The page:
South Sudan's armed opposition has accused Ugandan troops of allegedly crossing back into South Sudan and redeploying inside the country in violation of the August 2015 peace agreement which demanded their withdrawal.
The Sudan Tribune, quoting a senior military official of the Sudan People's Liberation Army in Opposition (SPLA-IO), says that convoys of hundreds or thousands of forces of the Ugandan People's Defence Forces (UPDF) were seen sneaking back into South Sudan from Tuesday last week.
"Ugandan troops have crossed the borders back into South Sudan. We don't know about their intention. This is a serious violation of the peace agreement. They were told to withdraw, and they did, then now why should they come back? To do what again?" the senior military officer is quoted.
He further explained that the Ugandan forces have allegedly re-entered South Sudan through Parjok Payam in Magwi county of Eastern Equatoria state, east of the national capital, Juba, and another convoy crossed the border through Paluar Payam of Keji-Keji county of the newly-created Yei state of Central Equatoria, south of Juba.
The publication, quotes eyewitnesses in Magwi county confirming seeing Ugandan forces crossing the border again back into South Sudan - five months after their withdrawal from the territories. They however said the foreign troops claimed to be hunting for suspected Uganda's opposition forces being allegedly trained inside South Sudan.
The South Sudanese peace agreement brokered by the East African regional bloc, IGAD, and signed by top rival leaders, President Salva Kiir and opposition leader, Riek Machar, only allowed Ugandan troops based in Western Equatoria under the African Union (AU) mandate to continue hunting for rebels of the Ugandan Lord's Resistance Army (LRA) under the leadership of Joseph Kony.
The opposition's official of the SPLA-IO, who preferred anonymity, said the sudden and illegal redeployment of the UPDF inside South Sudan is a violation of the country's territorial integrity and sovereignty which he also said raised suspicion about their intention this time of peace.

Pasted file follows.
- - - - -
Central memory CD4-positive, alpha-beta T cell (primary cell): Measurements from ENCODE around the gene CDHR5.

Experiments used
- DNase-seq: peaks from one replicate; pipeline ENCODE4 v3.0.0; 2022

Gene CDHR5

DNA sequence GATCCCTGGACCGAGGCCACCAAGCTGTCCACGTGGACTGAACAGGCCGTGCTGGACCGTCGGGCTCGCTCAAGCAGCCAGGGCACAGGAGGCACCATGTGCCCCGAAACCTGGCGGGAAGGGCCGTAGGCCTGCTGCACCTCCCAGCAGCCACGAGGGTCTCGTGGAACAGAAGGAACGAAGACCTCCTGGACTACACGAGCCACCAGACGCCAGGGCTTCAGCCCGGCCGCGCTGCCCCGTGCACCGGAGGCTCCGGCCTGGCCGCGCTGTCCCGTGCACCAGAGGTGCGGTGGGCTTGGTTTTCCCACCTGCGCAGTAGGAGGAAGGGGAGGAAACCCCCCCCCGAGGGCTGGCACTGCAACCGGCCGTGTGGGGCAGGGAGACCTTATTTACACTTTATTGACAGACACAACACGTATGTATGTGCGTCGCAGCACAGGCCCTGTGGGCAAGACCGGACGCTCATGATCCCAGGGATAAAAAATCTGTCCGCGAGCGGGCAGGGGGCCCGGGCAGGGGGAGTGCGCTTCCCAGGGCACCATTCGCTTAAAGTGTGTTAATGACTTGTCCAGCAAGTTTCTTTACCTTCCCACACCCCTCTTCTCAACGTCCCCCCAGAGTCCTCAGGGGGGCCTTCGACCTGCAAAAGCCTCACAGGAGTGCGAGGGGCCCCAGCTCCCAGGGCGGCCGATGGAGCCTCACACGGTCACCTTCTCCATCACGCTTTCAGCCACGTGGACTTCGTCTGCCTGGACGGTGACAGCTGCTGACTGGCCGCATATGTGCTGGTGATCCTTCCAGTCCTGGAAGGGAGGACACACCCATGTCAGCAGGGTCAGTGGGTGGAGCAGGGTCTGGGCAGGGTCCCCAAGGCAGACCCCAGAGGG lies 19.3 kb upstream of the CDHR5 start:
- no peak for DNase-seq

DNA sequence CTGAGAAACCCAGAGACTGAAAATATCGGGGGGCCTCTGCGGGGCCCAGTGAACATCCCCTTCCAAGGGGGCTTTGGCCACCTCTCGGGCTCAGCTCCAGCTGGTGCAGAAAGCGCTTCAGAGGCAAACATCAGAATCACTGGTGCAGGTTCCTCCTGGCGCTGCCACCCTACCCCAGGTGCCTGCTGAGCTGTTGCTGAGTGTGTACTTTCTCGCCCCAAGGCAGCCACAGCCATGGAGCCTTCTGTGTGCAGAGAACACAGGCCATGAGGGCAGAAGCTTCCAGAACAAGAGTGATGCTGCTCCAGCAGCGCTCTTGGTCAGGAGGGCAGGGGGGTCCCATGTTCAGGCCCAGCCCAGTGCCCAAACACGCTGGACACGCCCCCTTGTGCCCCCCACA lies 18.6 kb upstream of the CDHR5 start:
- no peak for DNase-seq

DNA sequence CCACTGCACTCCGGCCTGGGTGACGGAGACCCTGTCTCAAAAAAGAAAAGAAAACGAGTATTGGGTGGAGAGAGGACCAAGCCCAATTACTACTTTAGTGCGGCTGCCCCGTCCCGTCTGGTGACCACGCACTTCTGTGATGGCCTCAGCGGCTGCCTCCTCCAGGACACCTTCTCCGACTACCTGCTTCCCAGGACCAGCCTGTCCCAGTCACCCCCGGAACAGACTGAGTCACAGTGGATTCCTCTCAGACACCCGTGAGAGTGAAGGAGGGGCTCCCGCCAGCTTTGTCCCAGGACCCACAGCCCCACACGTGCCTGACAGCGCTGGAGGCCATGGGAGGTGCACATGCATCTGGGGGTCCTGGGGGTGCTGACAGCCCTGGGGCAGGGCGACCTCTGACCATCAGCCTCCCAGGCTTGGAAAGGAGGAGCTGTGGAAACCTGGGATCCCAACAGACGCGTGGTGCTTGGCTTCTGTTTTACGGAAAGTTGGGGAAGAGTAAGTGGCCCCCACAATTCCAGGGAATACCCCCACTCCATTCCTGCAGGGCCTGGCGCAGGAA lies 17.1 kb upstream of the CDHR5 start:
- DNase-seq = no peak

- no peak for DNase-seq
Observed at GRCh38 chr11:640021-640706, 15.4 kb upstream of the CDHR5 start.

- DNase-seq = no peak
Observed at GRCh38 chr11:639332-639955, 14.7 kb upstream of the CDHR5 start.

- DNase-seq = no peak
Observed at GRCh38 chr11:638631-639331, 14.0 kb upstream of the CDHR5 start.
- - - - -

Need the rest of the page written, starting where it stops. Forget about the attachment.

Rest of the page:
He said the regional and international bodies, such as IGAD, AU and the United Nations (UN) should put pressure on Uganda to withdraw its forces and stop "meddling" in the internal affairs of South Sudan.
Before the civil war, UPDF crossed the border into South Sudan days before the 15 December 2013 crisis and eventually took part in direct combat against the opposition forces of Machar in assisting President Kiir's forces.
When strategic Bor town, the state capital of Jonglei state was overrun and captured by the opposition forces in January 2014, three weeks after eruption of the war, it took the Ugandan troops to recapture it and took control of the town for almost two years.
Thousands of Ugandan forces backed by helicopter gunships, tanks and other armored vehicles pushed back the poorly armed opposition forces, mainly of armed young civilians from the Lou-Nuer community in Jonglei state.
The troops also provided much of the security for the capital, Juba, including the airport and protection of the top leadership in the capital during the 21 months of the civil war. Uganda argued that it sent troops in order to avoid genocide from occurring in South Sudan.
But opposition faction of the SPLA-IO accused the UPDF of instead taking side in the internal war and prolonging it.
However, the spokesperson for UPDF Land Forces Maj Stanley Malisaba dismisses the allegation as baseless.